Overall, the Yeti is a great choice for somebody who has very little experience using a microphone. It’s affordable, has surprising audio quality, and is very easy and straightforward to set up and use.
What To Look For When Buying A Microphone For Piano
Choosing to make an investment in piano microphones can be one of the best things you do for yourself as a musician. However, it also is a double-edged sword because the time leading up to the purchase can be a bit emotionally tumultuous.
Nobody wants to spend their money, only to find that the microphone(s) they bought fell short of their expectations. Research is obviously necessary, but to make the most of your research efforts, it’s imperative to know your own needs ahead of time.
Consider each of the following points as a guiding path that will allow you to figure out what you need from a microphone. Otherwise, you’re essentially gambling in hopes that what you purchase does what you want it to.
It sucks to say, but your budget is one of the most important aspects to consider when you have decided to buy a microphone. The budget acts as the natural boundaries of what is realistically available to you for purchase.
Microphones can be ungodly expensive, there’s no denying that fact. And generally speaking, you do often get what you pay for when it comes to buying a microphone.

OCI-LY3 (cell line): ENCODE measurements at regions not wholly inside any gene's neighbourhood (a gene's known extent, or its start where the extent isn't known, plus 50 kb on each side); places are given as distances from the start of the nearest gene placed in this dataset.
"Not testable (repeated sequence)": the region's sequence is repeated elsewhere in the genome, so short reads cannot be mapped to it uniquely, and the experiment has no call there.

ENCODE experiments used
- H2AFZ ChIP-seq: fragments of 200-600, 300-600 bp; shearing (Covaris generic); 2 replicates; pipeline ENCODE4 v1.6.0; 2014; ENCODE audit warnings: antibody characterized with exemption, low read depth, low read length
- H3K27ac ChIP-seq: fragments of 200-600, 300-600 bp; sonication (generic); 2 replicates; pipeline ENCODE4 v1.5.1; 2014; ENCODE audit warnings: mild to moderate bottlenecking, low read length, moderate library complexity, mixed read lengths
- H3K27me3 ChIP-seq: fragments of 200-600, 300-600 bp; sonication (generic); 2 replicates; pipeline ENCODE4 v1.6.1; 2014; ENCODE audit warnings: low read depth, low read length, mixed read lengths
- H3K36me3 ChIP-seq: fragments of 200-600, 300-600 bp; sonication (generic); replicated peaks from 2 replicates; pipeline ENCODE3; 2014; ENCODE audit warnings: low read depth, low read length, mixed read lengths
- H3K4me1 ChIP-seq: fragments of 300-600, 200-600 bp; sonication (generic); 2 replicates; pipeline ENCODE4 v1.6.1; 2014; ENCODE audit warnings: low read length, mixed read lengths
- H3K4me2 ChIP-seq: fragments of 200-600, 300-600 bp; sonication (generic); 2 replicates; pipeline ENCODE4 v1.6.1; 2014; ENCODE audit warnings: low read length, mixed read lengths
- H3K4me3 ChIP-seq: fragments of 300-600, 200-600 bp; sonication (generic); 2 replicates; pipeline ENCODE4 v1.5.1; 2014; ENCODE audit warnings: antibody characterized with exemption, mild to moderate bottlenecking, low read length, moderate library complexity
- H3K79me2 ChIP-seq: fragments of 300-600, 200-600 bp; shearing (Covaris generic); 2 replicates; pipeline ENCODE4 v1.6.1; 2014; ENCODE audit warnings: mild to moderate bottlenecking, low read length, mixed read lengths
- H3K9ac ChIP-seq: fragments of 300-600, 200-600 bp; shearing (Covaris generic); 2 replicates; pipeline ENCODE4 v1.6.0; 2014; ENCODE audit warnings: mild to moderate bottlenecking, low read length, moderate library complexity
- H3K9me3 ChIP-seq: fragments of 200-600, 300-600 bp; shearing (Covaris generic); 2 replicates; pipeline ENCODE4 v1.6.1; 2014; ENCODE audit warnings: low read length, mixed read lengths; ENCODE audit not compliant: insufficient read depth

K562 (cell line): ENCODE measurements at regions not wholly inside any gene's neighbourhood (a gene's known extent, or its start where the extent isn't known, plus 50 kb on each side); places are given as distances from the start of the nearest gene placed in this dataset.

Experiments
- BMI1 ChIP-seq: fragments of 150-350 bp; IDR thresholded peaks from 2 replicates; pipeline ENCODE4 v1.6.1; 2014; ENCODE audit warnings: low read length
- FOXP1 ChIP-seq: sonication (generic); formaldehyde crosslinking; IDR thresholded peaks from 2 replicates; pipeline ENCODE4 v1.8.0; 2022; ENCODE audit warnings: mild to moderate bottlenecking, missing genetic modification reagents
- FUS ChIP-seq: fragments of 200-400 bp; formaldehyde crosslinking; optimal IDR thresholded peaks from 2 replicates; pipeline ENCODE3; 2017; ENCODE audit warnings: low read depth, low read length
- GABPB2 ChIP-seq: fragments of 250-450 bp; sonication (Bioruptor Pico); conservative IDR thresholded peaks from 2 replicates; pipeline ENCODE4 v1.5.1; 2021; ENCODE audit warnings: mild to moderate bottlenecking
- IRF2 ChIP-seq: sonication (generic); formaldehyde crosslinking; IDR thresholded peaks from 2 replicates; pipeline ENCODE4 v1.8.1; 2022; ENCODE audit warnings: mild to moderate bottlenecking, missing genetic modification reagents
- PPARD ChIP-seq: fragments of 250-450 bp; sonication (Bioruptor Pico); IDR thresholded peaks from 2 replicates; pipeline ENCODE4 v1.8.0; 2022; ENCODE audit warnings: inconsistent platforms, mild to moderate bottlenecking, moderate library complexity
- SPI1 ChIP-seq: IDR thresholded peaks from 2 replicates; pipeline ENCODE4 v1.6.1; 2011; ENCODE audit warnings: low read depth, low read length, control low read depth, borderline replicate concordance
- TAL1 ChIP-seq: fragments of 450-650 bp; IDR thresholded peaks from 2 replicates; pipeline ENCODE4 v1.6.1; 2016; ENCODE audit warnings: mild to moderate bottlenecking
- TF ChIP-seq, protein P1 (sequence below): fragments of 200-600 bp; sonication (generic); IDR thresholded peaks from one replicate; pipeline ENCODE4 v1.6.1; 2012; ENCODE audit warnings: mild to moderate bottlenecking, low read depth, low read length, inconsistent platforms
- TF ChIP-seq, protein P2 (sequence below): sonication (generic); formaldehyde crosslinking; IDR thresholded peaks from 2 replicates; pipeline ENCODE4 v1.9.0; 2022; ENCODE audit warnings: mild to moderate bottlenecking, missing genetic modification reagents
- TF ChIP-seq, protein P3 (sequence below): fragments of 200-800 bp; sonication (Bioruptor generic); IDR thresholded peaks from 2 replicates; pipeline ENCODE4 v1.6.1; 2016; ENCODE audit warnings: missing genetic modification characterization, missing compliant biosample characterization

With that being said, you do not necessarily have to spend a fortune to get good audio quality. In fact, it’s best that you don’t unless you are a professional or aspiring semi-professional.
For those who are professionals, $1000 is usually considered the entry level for the kinds of microphones that are available to you. Those with absolutely no experience with microphones may be better off not spending about $100 but not more than $200 if possible.
If you want to save a little extra money on costs, consider looking around to see what people are selling on the used market. Used microphones will usually cost much less, but obviously, some discretion is required to ascertain optimum quality and expected performance.
One popular way that musicians purchase gear these days is through different financing programs. Many retailers will offer the ability to purchase microphones with a loan, often with a few percentage points of interest (sometimes zero), which is paid back monthly over a set duration of time.
While it’s generally considered a poor idea to go into debt to finance the purchase of musical gear, this can be suitable for some people. However, this is probably best left for professionals who are making income and can cover the costs through their musical endeavors.
In other words, if you’re playing paid gigs every month, financing could be a reasonable option. You could use some of that income and put it toward the microphone’s purchase.
Or, you can just do it the old-fashioned way and save the money that you make each week or month. This provides less stress and instills discipline, though you may be tempted to spend the money elsewhere in the meantime.
One thing you’ll need to consider is the type of microphone that you are looking for. In the case of use with pianos, there are generally 3 different types that you will commonly encounter, including: